How Can Hotels Reduce Their Carbon Footprint?  

Many of us are horrified at rising energy costs, but imagine having to heat and light properties with dozens or...

Many of us are horrified at rising energy costs, but imagine having to heat and light properties with dozens or even hundreds of individual bedrooms. One recent study by Energy Star revealed that hotels spend an estimated £1684 per room on energy each year. 

And many hotels offer other energy-intensive facilities, like restaurants, bars, swimming pools, spas, laundries and conference facilities. 

Given the astronomical rise in energy bills, it’s easy to feel patronised by companies offering money-saving ‘advice’. And even sustainability, something many people believe in, can be hard to justify in the short term as any ROI may take time to achieve.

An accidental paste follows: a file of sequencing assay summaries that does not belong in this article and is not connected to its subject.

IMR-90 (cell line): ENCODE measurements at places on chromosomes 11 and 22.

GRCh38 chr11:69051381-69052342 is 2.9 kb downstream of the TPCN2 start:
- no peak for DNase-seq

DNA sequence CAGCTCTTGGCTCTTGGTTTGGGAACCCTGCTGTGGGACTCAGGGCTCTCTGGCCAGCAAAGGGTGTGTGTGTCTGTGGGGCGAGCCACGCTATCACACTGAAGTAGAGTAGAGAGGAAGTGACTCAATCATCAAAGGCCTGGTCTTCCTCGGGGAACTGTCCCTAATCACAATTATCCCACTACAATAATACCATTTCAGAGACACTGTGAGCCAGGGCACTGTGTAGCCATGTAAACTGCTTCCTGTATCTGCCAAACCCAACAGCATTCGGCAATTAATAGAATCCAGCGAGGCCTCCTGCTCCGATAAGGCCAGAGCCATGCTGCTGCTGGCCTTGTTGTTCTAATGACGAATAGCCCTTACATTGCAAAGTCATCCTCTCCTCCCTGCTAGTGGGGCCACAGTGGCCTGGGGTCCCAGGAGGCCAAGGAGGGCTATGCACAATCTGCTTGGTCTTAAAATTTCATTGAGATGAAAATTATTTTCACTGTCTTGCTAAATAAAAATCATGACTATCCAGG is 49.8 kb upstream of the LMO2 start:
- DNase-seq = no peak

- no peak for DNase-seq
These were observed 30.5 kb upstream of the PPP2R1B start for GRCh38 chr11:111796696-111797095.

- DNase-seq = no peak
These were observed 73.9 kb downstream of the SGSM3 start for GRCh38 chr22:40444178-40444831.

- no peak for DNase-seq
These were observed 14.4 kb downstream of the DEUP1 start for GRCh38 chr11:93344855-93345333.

But sustainability should be important to hotels because it’s not just about appearing eco-friendly to visitors and clients but about becoming more energy-efficient, which can help hotels save money. 

Installing Solar or Human Power Generating Equipment

According to Bywater's, a sustainable waste management company, installing energy-saving technology is key to reducing a hotel's lighting and heating bills. Hotels are energy-intensive businesses, providing 24/7 electricity, hot and cold water, air conditioning, heating and lighting. Therefore, energy-saving is essential, not just for the hotel itself but for the carbon footprint of the entire industry. 

The obvious answer is for the hotel to self-generate power using renewable energy. Solar panels are one option. This will depend, however, on the hotel’s location and whether it owns the building. The Sustainable Travel website agrees, discussing in one article how hotels should use solar panels to generate electricity or heat. It writes that this renewable energy could power the building or warm any swimming pools or underfloor heating. Excess electrical power can also be pushed back into the grid to support demand at peak hours.